Alexander Litvinenko, the former Russian spy, came to London seeking political asylum. But on this day in 2006, he died in hospital after being poisoned with the radioactive isotope polonium-210.
The accusations of murder which followed set back British-Russian relations, which had up till then been relatively amicable, more than 20 years.
Litvinenko joined the KGB in 1988, and gained promotion through the ranks of the Federal Security Service (FSB). He became closely involved with the Russian tycoon Boris Berezovsky, and in 1998 he claimed that one of his superiors had ordered Berezovsky’s murder. (Berezovsky was found hanged at his UK home in March 2013.)
Rather than following orders, Litvinenko told Berezovsky everything. He was dismissed from the FSB soon after, and eventually fled to London. This, Russia alleged, represented a defection to MI6.
On 1 November 2006, Litvinenko met KGB agent and Andrei Lugovoi (now a Russian politician) and his business partner, Dmitri Kovtun, at a hotel in Grosvenor Square, where Litvinenko sipped green tea.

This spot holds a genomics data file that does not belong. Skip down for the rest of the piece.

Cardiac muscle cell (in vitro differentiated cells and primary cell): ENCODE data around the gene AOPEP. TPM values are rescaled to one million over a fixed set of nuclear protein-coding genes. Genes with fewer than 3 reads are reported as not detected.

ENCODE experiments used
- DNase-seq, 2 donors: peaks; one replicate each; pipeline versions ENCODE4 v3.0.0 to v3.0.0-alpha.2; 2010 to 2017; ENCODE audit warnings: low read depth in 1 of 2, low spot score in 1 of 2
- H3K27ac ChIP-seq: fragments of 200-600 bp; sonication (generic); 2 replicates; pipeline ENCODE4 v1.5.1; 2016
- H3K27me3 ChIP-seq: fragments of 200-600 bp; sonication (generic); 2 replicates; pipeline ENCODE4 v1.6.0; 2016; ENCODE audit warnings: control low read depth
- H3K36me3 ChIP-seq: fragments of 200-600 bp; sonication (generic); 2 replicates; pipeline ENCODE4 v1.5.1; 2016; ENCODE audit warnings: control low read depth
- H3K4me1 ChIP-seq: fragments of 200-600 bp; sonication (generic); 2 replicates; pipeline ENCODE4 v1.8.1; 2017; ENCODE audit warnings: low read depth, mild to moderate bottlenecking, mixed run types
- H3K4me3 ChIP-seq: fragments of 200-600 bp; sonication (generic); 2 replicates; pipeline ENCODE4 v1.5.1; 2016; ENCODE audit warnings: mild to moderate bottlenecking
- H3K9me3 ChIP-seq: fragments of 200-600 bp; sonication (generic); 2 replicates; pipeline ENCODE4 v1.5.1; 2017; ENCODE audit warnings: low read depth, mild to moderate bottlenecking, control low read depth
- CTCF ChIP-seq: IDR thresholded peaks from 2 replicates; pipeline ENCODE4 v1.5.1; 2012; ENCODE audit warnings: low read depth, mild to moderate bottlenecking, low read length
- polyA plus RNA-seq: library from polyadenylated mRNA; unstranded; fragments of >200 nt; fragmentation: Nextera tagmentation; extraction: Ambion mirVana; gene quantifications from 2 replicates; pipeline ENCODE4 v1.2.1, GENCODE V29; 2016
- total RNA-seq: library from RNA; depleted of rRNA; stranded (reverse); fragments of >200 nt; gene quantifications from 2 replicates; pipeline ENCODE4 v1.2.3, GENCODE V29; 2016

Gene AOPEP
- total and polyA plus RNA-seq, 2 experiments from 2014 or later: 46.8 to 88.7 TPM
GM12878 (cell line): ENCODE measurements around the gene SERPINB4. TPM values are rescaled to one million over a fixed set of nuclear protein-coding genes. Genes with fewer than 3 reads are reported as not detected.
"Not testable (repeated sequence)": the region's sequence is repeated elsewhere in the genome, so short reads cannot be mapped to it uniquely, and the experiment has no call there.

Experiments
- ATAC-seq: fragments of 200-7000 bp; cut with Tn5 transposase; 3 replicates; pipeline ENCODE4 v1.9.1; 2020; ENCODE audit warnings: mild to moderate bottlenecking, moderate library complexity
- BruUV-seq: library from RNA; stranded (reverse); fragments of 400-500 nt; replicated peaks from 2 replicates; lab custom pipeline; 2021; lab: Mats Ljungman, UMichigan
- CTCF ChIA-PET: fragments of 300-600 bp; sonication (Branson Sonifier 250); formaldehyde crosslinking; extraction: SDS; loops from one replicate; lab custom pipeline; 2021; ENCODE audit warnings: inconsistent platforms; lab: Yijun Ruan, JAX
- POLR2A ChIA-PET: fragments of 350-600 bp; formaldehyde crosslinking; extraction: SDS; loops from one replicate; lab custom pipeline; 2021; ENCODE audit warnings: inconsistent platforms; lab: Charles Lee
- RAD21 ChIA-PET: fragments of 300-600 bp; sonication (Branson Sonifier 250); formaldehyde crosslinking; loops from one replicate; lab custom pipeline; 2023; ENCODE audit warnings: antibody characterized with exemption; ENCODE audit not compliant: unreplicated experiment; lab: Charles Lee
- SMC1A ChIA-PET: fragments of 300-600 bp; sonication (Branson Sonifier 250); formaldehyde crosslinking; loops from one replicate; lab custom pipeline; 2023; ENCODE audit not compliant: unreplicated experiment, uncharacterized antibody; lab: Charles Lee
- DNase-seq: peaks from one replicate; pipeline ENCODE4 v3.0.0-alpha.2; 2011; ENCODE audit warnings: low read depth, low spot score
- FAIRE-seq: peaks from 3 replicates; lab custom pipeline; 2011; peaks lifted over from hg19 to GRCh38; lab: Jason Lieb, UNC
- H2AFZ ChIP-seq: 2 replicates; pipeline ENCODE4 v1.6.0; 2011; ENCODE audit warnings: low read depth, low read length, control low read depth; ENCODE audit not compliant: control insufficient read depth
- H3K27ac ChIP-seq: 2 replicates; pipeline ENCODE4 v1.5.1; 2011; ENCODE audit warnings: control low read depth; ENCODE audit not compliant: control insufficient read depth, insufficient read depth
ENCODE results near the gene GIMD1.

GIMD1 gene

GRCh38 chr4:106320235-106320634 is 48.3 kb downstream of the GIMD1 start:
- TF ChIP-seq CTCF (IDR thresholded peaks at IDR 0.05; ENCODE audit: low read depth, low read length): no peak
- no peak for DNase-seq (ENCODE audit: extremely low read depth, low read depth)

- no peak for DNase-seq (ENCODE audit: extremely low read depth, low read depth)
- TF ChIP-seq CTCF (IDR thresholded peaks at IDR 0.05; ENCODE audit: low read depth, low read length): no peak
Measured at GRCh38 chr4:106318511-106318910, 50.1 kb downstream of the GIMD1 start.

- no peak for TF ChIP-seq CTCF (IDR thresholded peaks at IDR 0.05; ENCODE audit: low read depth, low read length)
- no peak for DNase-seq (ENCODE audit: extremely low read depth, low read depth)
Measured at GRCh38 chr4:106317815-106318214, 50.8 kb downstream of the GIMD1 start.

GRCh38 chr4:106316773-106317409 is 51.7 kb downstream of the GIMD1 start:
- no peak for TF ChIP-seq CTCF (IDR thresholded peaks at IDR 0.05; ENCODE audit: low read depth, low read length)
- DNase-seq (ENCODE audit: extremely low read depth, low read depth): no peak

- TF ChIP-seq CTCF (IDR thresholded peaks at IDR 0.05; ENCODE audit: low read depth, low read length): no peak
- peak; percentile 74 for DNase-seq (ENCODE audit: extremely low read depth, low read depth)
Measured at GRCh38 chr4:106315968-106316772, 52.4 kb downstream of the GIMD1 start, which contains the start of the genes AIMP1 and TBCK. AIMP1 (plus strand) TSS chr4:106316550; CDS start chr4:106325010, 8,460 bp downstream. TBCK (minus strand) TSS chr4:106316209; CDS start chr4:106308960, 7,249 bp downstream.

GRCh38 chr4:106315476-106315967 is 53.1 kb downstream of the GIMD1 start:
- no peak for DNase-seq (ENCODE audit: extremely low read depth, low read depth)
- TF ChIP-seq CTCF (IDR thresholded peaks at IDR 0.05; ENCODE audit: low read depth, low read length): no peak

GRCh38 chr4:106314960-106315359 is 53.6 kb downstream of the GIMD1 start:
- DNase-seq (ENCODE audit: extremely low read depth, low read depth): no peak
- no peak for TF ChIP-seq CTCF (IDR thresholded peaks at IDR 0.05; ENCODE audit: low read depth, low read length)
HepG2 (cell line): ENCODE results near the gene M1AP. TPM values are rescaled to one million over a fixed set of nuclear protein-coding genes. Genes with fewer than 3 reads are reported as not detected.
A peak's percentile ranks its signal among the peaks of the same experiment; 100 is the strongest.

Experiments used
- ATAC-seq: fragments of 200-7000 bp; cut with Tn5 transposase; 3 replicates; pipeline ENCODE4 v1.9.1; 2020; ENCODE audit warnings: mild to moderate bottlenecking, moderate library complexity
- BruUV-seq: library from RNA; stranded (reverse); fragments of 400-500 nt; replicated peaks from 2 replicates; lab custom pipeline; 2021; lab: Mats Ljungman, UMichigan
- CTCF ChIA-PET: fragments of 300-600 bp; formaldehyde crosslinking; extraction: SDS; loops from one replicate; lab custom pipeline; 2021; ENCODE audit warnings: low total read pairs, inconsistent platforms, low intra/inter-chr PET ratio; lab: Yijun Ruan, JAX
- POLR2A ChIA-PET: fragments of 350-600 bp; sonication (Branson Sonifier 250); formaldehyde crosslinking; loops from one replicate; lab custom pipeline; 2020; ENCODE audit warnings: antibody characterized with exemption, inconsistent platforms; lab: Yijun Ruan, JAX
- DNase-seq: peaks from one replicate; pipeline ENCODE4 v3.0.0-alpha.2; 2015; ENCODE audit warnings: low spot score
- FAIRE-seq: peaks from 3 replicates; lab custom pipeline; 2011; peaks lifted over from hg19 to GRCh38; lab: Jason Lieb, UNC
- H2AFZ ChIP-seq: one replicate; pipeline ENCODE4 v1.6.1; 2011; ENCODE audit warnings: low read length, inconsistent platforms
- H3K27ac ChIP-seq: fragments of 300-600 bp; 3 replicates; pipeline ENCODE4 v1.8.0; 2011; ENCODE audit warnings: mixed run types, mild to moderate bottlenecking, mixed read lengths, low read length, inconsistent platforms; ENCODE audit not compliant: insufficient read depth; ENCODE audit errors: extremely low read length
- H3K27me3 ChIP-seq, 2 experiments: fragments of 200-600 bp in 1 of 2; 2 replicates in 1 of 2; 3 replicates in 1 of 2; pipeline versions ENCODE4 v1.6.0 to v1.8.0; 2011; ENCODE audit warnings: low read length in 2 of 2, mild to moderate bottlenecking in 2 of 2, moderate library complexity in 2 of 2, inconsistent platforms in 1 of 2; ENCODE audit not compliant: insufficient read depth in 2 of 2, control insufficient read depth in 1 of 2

After the meeting, the three shook hands and parted. But Litvinenko was soon vomiting.
He had laid his accusation squarely at the Kremlin’s door. “I want the world to see what they did to me”, he said, publishing a photo of himself on his University College Hospital bed, his hair lost and his organs failing. His dying words to his father were “daddy, Putin has poisoned me”.
Attempts by the British government to extradite the chief suspect, Lugovoi, (who continues to deny any responsibility for the murder) were rebuffed by Russia. This led to the tit-for-tat expulsion of diplomats by both countries.